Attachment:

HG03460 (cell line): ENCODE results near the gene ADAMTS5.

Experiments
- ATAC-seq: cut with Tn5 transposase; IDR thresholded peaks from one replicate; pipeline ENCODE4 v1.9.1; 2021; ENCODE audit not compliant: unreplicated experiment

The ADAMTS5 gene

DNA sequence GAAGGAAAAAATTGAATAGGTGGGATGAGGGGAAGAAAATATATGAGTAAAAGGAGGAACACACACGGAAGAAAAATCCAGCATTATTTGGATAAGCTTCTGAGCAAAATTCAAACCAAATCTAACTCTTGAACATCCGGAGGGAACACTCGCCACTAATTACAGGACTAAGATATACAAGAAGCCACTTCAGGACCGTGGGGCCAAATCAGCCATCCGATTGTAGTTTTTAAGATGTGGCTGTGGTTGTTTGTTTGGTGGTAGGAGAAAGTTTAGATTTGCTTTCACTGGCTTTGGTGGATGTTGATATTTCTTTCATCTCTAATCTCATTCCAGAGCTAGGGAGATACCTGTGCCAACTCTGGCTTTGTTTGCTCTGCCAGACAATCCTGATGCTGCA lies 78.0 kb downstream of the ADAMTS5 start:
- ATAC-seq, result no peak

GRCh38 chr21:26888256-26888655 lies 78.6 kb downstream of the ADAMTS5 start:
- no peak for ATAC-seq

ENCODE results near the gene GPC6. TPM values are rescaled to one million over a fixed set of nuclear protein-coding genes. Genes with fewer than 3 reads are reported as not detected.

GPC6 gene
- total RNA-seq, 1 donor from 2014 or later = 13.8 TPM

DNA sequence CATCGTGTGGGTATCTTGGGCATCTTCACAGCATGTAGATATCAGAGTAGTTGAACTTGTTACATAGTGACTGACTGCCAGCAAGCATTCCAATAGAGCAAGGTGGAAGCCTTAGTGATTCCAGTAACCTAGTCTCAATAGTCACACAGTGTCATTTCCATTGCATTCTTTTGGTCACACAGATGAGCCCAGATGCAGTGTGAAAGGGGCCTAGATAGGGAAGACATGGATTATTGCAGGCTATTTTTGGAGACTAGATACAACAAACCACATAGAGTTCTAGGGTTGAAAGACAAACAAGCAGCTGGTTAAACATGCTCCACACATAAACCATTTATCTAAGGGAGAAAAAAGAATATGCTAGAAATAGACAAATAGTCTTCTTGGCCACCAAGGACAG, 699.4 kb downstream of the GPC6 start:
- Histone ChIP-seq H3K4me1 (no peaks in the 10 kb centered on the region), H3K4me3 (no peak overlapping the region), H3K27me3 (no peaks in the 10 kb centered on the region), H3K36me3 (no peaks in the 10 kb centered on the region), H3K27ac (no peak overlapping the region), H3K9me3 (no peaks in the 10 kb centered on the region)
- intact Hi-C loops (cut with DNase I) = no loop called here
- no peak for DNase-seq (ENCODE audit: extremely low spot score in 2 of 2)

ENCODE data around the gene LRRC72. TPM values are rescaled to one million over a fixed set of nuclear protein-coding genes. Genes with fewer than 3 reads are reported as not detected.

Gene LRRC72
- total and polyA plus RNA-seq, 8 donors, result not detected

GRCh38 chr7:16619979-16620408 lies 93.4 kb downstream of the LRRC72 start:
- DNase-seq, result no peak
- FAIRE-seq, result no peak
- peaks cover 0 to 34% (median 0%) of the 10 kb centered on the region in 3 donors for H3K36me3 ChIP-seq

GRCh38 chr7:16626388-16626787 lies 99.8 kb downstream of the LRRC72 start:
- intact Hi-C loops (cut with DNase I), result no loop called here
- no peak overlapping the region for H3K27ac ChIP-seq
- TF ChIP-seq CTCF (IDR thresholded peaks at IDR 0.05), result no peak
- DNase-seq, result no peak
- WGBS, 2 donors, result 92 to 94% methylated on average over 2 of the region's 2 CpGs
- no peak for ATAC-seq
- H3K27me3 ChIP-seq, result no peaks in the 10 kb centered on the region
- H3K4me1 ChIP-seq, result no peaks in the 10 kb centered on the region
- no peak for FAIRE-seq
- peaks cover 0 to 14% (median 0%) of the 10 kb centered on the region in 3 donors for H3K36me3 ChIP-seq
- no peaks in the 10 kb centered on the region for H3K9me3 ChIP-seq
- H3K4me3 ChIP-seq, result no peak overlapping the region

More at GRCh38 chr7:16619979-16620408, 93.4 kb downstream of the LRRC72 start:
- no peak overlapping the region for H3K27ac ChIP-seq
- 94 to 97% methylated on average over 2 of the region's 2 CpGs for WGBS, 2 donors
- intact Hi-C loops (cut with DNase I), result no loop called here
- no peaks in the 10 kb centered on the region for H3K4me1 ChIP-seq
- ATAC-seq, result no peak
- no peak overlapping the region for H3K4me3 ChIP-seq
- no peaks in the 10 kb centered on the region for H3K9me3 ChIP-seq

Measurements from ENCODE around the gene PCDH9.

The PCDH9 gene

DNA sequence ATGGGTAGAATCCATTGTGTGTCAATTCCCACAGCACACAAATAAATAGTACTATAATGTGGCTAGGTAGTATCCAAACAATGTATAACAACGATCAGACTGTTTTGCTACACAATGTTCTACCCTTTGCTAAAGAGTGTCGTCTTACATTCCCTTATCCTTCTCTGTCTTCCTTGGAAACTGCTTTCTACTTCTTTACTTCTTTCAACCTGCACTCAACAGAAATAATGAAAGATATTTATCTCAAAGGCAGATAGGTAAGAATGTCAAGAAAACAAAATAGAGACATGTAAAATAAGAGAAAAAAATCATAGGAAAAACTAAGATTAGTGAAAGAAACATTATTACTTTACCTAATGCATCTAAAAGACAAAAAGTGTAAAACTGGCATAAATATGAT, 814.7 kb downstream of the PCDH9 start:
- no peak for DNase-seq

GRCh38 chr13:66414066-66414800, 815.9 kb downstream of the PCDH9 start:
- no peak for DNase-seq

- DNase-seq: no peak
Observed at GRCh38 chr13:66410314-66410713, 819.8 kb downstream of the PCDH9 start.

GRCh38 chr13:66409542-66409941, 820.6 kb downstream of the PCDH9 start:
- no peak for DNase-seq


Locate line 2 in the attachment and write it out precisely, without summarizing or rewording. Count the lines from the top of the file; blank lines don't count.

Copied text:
Experiments